The issue that some trumpet players face when trying to record is a lack of vibrational pickup. You end up getting more air noise and breathing in the final track, reducing the impact of the melody in the composition.
There can be onstage performance issues with some microphones that make it challenging for trumpeters to be heard.
If you need to move at all, a static mic installation will not benefit your performance.
When you choose this microphone setup, you get a clip-on product that offers the benefits of condensing while keeping to the traditional cardioid design.
A gooseneck extension comes with this microphone for added placement versatility. That means you get to grab the audio from the sweet spot every single time.
No external mounting hardware is necessary for the Shure BETA 98 H/C trumpet microphone.
Although it requires +48V phantom power to operate, you’ll find that it meets the unique demands of the trumpet without much effort.
The MXL R77 is a professional-grade ribbon microphone that handles your trumpet recording needs with stunning realism.
The smooth transient response you’ll get with each recording is competitive with the results you can achieve with equipment priced ten times higher than this item.
You’ll want to immediately take advantage of the Figure 8 polar pattern to ensure sound discretion and side rejection.
The sweet spot has a broader pickup pattern than competitive products, giving you the upper-range sensitivity needed for an authentic brass performance. You’ll be impressed by the clarity levels you receive with each recording.
It uses an aluminum ribbon transducer that uses the natural bidirectional pickup pattern of the design.
You’ll get the sounds from the front and back with equal sensitivity, producing a robust low end while offering a full mid-range.
You may need a preamplifier with plenty of gain to match the output of a condenser microphone, but that investment is worth the effort.
The placement of the manufacturer logo indicates the front of the microphone. You can discover more about this incredible trumpet microphone by clicking on the image or the above button.
|Microphone Type||Ribbon Velocity|
|Output Impedance||270 ohms|
|Ribbon Element||1.8-micron Aluminum Ribbon|
|Polar Pattern||Figure 8|
|Sensitivity||-55 dB (0 dB = 1 V/PA)|
|Manufacturer Part Number||Not Specified|
- Cardioid Polar Pattern
- XLR Connector Type
- Frequency Response: 20 Hz - 20 kHz
- Impedance: 100 ohms
- Open Circuit Sensitivity: -32 dB (25.1 mV) re 1V at 1 Pa
- Maximum Input Sound Level: 145 dB SPL, 1 kHz at 1% T.H.D.; 155 dB SPL, with 10 dB pad (nominal)
- Dynamic Range: 133 dB, 1 kHz at Max SPL
- Signal-to-Noise Ratio: 82 dB, 1 kHz at 1 Pa
- Phantom Power Requirements: 48V DC, 4.2 mA typical
- Switches: Flat, roll-off; 10 dB pad (nominal)
You’ll notice the technically advanced diaphragm with specific tensioning immediately with Audio-Technica’s AT4040 microphone.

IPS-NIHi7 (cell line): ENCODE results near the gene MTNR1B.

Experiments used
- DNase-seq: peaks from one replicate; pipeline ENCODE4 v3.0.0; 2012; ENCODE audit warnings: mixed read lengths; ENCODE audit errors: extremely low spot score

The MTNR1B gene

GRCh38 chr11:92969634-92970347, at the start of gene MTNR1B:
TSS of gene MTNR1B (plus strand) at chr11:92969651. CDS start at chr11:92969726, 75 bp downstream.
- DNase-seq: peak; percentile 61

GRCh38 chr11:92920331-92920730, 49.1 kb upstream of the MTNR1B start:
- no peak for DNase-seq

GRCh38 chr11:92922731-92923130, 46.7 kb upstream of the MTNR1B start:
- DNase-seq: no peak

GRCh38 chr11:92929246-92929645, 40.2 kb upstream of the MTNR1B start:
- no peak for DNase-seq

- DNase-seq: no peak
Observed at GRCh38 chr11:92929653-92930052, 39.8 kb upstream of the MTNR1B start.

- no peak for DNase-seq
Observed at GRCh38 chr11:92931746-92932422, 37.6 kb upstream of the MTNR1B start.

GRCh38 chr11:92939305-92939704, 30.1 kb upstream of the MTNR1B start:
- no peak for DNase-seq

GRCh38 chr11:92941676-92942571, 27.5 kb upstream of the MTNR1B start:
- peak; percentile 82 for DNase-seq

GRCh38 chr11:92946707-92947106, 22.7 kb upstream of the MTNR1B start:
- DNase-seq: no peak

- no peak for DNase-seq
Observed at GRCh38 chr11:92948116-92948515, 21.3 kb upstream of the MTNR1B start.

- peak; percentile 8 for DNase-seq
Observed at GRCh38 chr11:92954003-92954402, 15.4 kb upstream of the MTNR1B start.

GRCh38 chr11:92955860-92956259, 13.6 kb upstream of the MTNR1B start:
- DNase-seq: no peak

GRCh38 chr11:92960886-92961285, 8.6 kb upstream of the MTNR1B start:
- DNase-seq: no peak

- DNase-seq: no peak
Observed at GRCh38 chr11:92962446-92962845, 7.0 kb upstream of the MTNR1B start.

It offers naturally smooth sonic characteristics that authentically replicate what you can produce on the trumpet.
The externally polarized design allows the condenser to have low noise, high SPL capabilities, and a dynamic range to support virtually any performance.
Each component is machined with precision, featuring an acoustic element baffle that offers enhanced stability and sensitivity.
Since the circuitry in the AT4040 comes without a transformer while achieving a symmetrical design, you receive an incredible transient response.
The clean output signals ensure that any sound effects or additional instruments compliment the composition.
It comes with the shock mount in the box, along with a carrying case and dust cover. The manufacturer protects your investment with a limited five-year warranty.
It captures all of your natural sounds in the environment, but it also creates improved filtering to reduce that influence.
|Diaphragm Size||0.8″ (20.4mm)|
|Max SPL||145dB (155dB w/10dB Pad)|
|Output Impedance||100 ohms|
|Signal to Noise Ratio||82dB|
|Low Cut Filter||80Hz|
|Dimensions||6.69″ x 2.1″|
|Included Accessories||Shock Mount, Dust Cover, Carry Case|
|Manufacturer Part Number||AT4040|
The Electro-Voice RE20 cardioid microphone gives you the professional quality you expect without a significant price tag. You’ll receive the traditional sound of FM radio when recording on this device.
It features controlled and smooth outcomes that produce lots of character. It’s the perfect solution for anyone wanting to add the trumpet to a composition.
The variable-D design with the internal pop filter provides heavy-duty work to create consistent sounds.
Use the shock mount to reduce vibration and feedback while taking advantage of the hum-bucking coil and steel case to create exceptional guards against unwanted noise.
This microphone debuted in 1968. If you have ever listened to the radio, you’ve likely heard what this product can achieve.
It minimizes tonal shifts, allows for some movement during recording, and removes the shocking metallic pitch of the trumpet to allow for warm and beautiful sounds.
|Output Impedance||150 ohms|
|Included Accessories||Stand Mount, Carry Case|
|Manufacturer Part Number||F.01U.117.389|
- Microphone Type: Dynamic
- Polar Pattern: Cardioid
- Frequency Response: 30 Hz - 18 kHz
- Output Impedance: 150 ohms
- Color: Black
- Connector: XLR
- Weight: 1.5 lbs.
The primary reason to grab the Electro-Voice RE320 microphone for your trumpet right now is to start recording music. It updates the famous sounds produced from previous generations with its dual personality frequency response.